Perfection is a Tired Story - 10 Questions with Writer Hurley Winkler and Visual Artist Aysha Miskin, Creators of Nickname Zine
A zine is most commonly a small-circulation, self-published work that is made using an analog process of cutting out original or appropriated texts and images and then arranging them on a page using tape and paste. Issues are then typically produced using a photocopier, which often results in a grainy, raw publication. Because zines traditionally have low production costs, writers and illustrators are free to take risks and create whatever it is they wish to see in the world.
Zines are the product of either a single person or a collective group. There are a number of zine makers in Jacksonville, including writer Hurley Winkler and visual artist Aysha Miskin who collaboratively create Nickname. Through the zine, Winkler's words are accompanied by Miskin's illustrations to create an independent publication that combats life's woes with humor. Within its pages, readers will find poems, illustrations, letters, journal entries, and collages.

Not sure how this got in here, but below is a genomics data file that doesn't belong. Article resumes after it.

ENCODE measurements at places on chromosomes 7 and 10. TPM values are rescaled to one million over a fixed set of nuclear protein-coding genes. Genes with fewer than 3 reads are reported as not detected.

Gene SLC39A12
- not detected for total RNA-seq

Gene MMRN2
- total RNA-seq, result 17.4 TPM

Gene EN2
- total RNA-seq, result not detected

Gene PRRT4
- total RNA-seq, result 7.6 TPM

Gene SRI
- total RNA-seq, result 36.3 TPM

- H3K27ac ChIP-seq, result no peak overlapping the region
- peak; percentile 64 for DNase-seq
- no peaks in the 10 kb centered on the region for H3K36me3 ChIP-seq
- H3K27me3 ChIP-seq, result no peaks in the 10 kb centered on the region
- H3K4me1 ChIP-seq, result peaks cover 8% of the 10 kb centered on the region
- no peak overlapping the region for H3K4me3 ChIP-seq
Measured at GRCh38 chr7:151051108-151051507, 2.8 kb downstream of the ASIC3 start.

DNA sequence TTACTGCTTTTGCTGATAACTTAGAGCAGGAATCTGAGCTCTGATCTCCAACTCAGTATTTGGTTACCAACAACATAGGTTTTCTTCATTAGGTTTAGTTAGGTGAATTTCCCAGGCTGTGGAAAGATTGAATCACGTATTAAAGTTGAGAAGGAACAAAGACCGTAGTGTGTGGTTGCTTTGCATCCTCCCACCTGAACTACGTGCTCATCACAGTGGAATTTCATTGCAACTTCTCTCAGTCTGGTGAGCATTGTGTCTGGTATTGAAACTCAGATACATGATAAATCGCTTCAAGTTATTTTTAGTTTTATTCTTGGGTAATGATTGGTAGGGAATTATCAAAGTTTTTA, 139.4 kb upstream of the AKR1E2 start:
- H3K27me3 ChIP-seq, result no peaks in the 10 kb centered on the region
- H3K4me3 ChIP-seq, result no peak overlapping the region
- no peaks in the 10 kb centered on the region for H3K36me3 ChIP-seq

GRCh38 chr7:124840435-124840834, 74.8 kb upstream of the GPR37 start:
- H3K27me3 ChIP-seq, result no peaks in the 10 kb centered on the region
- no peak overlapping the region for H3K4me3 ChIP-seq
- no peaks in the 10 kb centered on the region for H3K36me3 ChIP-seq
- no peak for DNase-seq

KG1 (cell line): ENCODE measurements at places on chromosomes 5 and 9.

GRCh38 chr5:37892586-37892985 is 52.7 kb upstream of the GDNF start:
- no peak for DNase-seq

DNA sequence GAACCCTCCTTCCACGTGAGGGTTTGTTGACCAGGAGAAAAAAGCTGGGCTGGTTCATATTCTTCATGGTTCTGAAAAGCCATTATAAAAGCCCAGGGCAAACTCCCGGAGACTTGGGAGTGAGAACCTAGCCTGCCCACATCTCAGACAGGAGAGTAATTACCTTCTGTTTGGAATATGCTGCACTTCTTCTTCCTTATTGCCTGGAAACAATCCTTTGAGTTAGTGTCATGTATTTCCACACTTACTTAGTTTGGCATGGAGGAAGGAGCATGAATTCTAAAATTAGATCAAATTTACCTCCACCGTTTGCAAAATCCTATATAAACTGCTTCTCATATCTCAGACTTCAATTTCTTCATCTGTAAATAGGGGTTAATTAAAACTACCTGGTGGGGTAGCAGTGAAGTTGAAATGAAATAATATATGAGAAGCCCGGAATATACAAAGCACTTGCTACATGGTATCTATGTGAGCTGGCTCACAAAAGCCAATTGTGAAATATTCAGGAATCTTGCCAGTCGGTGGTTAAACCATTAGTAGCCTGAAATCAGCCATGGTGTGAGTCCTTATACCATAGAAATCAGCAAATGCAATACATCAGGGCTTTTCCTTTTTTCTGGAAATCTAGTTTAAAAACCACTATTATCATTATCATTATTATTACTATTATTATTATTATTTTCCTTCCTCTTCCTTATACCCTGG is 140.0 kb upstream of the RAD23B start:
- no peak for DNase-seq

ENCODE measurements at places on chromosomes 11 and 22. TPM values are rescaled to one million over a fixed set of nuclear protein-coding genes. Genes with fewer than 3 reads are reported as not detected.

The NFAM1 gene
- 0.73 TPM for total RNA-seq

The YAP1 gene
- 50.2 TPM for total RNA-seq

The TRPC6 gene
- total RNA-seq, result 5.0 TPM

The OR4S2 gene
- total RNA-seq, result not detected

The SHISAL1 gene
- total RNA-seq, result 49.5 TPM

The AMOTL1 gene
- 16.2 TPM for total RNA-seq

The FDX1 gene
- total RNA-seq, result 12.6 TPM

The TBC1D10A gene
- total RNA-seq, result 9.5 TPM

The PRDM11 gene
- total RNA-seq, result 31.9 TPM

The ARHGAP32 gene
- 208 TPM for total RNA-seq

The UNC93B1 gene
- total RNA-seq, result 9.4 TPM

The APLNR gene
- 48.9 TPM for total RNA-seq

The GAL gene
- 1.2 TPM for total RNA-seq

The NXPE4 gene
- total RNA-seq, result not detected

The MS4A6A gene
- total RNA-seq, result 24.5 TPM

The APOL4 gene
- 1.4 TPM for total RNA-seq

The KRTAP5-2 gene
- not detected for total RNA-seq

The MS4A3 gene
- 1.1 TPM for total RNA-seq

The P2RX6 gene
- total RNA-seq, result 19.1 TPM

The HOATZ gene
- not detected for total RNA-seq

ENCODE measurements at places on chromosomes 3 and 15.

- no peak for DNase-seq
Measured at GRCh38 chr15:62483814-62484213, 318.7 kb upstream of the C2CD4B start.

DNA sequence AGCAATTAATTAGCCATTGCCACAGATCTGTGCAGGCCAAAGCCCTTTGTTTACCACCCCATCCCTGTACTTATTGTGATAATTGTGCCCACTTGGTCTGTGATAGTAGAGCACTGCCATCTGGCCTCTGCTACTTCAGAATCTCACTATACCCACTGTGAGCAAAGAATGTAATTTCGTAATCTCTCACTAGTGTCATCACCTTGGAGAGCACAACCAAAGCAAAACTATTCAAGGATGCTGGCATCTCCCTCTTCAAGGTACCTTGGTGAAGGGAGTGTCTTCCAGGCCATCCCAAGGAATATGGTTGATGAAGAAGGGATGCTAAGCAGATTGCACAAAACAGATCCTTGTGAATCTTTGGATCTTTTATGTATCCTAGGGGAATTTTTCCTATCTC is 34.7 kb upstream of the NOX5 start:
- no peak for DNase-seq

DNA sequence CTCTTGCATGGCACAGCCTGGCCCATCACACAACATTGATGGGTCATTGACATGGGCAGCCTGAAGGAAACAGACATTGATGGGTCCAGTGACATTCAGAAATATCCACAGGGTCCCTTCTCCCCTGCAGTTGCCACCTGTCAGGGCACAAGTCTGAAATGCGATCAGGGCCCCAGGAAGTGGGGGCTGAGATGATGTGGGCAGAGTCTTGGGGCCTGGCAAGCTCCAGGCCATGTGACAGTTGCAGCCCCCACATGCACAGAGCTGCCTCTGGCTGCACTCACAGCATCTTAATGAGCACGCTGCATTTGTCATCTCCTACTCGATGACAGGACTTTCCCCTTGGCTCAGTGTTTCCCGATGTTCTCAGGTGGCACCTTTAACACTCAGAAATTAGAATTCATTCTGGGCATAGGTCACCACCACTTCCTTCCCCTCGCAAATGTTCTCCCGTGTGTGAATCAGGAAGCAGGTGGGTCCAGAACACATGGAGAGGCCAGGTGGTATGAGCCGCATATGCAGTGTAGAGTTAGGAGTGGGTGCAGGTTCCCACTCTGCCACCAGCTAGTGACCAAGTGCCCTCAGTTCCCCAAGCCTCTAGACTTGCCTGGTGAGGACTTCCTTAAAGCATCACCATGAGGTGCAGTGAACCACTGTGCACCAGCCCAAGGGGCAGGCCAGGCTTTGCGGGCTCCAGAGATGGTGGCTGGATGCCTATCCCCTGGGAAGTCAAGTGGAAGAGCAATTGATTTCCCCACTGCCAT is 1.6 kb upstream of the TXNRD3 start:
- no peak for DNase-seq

Issue One of Nickname was released in the fall of 2017. Once inside the 5"x7" booklet, Winkler and Miskin take you on a journey through their thoughts, confessions, and contemplations surrounding their individual identities. In many ways, Nickname is an extension of the creators' journals and sketchpads, with quirky regional references such as "A Jacksonville Break-up Story: I borrowed all your books and sold them all to Chamblin's for store credit."
Winkler and Miskin will release Issue Two of Nickname on Friday, January 19. Once released, it will be available for sale through Nickname's webstore. Additionally, Nickname is included in the Jacksonville Public Library's zine collection. It's a little-known fact that JPL's collection, which continues to grow, is the first of its kind to exist in the Southeastern United States. Nickname will also be set up alongside the Cultural Council and several other arts organizations inside the Police and Fire Pension Building (1 W Adams St # 100) during February's Downtown Art Walk.